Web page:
Tips for seniors on avoiding competency battles

by Mandy Hicks

By Elizabeth J. McKinney, Attorney
English, Lucas, Priest and Owsley, LLP

mental competencyAs we age, one of our collective greatest fears is that we’ll lose the power to make our own decisions. This happens sometimes because our faculties begin to betray us. The things that once seemed simple – such as keeping up with a checkbook and paying bills – are more challenging. Physical limitations, such as loss of sight, diminished hearing and failing handwriting, can contribute to those challenges and call into question our mental competency.

Many people have children or a spouse ready or willing to step in. But that may also feed our fear – that as those other people come into the scene to help handle routine tasks, they’ll do things without our knowledge or consent, and that we’ll lose control of our money, our homes and even healthcare decisions.

At times, these relationships can turn contentious, especially if you have substantial funds. Children may fight over competency of a parent, but really be arguing about money.

Mental competency at issue in famous case

The case of media mogul Sumner Redstone, 92, brings competency issues into the news. Redstone’s long-time caregiver filed documents in court indicating he is unable to make his own medical decisions and needs round-the-clock care. Redstone’s attorney and physicians argue that’s not the case, and that while his speech is impaired, he is still capable of making decisions.

If you want to keep control of your home, money and life, there are some things you can do to ensure that you have control longer. Of course, we don’t recommend these steps if you really do need assistance from a trusted family member or friend. If you need help and a child or friend is willing to do so, by all means, accept that help – so long as you know them well.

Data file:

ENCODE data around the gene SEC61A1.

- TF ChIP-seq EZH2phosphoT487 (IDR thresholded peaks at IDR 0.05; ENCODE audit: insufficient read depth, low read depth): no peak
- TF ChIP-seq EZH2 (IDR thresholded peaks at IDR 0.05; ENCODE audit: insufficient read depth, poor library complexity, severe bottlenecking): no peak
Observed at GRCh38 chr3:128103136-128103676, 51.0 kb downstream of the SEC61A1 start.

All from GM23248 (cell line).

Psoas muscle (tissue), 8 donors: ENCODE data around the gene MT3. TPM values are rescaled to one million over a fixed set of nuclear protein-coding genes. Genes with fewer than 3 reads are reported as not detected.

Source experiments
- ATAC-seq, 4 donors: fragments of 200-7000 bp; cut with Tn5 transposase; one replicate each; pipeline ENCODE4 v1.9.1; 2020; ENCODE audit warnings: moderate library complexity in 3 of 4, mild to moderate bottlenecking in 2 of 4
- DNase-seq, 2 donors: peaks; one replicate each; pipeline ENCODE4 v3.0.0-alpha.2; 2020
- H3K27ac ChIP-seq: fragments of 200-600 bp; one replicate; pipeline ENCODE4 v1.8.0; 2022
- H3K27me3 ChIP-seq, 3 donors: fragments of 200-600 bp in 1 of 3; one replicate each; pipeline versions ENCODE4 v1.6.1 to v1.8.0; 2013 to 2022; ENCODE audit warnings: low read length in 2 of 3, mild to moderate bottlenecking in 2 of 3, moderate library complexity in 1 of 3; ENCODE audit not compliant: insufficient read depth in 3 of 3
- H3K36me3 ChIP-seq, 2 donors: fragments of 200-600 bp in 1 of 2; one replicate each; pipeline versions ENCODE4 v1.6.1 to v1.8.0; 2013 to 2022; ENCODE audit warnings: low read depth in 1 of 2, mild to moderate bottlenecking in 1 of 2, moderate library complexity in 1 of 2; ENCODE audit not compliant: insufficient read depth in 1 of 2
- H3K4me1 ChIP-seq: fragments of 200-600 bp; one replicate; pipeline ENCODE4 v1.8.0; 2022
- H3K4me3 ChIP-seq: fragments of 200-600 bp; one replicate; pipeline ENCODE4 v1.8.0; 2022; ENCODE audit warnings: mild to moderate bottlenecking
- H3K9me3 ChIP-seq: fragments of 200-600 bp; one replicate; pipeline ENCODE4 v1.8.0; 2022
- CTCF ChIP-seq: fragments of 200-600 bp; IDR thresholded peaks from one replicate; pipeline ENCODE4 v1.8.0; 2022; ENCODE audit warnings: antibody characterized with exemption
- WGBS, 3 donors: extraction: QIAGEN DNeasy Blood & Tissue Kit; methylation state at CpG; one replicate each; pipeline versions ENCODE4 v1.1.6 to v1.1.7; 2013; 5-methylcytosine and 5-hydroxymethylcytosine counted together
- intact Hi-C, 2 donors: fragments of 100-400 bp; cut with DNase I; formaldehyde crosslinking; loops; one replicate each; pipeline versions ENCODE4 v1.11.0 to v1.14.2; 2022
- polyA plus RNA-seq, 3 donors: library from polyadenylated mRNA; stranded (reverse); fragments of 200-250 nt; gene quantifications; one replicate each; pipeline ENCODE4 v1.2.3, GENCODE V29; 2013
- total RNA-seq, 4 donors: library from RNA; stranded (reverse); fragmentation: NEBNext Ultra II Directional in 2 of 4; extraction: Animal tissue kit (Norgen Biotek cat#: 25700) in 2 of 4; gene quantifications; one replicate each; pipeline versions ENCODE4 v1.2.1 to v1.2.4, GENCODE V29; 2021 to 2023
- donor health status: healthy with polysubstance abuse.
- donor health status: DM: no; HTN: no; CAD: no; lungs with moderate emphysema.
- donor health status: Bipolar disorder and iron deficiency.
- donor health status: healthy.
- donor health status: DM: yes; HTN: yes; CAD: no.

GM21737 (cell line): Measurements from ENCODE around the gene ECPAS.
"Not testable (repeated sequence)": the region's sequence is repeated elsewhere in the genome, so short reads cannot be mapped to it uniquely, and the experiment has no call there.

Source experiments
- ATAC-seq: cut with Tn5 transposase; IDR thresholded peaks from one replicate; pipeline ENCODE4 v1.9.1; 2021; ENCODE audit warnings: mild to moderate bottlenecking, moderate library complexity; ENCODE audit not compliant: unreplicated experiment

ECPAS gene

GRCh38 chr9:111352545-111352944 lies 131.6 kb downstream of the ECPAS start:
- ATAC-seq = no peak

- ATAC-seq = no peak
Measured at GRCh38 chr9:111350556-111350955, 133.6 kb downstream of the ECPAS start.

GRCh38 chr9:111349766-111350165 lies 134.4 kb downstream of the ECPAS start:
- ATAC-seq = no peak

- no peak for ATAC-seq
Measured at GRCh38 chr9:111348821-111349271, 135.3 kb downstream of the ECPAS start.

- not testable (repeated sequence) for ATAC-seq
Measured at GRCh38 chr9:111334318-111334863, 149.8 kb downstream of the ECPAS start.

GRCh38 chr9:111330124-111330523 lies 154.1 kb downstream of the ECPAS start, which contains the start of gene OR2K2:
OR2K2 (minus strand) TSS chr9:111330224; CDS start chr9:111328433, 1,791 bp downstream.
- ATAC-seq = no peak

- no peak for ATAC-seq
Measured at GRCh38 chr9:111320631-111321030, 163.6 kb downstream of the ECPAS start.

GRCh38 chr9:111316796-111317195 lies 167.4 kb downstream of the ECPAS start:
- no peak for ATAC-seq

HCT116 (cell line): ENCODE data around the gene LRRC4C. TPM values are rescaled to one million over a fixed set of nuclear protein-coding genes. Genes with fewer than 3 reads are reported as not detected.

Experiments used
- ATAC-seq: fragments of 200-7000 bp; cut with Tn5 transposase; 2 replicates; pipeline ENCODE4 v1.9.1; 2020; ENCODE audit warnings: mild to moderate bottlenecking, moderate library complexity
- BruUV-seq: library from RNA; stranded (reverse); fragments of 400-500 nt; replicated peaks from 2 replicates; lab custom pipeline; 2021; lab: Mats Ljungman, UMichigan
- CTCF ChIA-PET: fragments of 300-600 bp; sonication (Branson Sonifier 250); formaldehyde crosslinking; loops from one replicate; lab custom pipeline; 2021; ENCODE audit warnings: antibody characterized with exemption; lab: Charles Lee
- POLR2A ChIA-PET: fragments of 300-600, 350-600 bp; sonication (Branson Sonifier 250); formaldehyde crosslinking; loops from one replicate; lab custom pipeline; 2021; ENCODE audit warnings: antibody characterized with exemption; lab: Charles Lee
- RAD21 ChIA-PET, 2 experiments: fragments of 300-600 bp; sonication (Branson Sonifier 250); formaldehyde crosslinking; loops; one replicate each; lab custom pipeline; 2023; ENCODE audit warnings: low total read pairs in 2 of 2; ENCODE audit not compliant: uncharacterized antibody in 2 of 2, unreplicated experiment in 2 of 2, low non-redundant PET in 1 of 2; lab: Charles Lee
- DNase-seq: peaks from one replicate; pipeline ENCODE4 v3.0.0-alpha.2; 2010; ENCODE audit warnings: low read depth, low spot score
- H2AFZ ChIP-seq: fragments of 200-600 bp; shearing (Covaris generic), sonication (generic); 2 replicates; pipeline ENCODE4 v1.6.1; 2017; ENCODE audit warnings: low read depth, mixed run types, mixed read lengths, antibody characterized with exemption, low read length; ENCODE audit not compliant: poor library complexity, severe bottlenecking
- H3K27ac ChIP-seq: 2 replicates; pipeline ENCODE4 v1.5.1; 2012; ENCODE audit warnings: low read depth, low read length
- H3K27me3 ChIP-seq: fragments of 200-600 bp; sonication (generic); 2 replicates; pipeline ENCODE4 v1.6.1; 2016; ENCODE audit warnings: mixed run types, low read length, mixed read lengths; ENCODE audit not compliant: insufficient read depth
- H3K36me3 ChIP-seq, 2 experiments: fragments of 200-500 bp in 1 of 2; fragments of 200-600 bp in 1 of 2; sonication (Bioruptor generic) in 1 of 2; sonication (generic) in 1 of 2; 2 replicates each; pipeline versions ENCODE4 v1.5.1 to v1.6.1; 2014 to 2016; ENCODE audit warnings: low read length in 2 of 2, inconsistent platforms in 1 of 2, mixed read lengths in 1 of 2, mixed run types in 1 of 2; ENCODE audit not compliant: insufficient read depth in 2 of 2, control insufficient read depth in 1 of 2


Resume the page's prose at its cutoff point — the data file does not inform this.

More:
Tips for seniors

Here is what we’d recommend to seniors who want to keep control of their lives longer:

  • Don’t marry someone who you don’t know well. Marrying someone after a very brief courtship is often a mistake. You may be excited to find someone willing to share your life with you, but you don’t know their intentions or motives well if you haven’t dated long. Also, a quick courtship and marriage may raise alarm bells for those around you.
  • Don’t make big changes in your estate plan without talking it through with a trusted family member. Cutting a child out of your will without telling them or the executor shows signs of instability, and again, may cause those around you to wonder if you’re still capable of making good decisions.
  • Don’t give anyone, at any time, large sums of cash or other sizable assets without a plan in place. This is another red flag for those who know you well. You may even find that you’re feeling more generous as you age. Talk through large gifts with a trusted financial advisor or attorney who can help you weigh the pros and cons.
  • Get evaluated by a doctor. Chances are, you have a physician in your life who knows you well and can evaluate you or send you to another expert for evaluation.
  • Stay active. Simple exercises such as walking help keep your body as well as your mind sharp.

For help setting up your estate plan, call me, attorney Beth McKinney. I have two decades of experience assisting families plan for the future, particularly with trusts and estates. You can reach me at English, Lucas, Priest and Owsley, LLP, in Bowling Green, Kentucky, at (270) 781-6500 or

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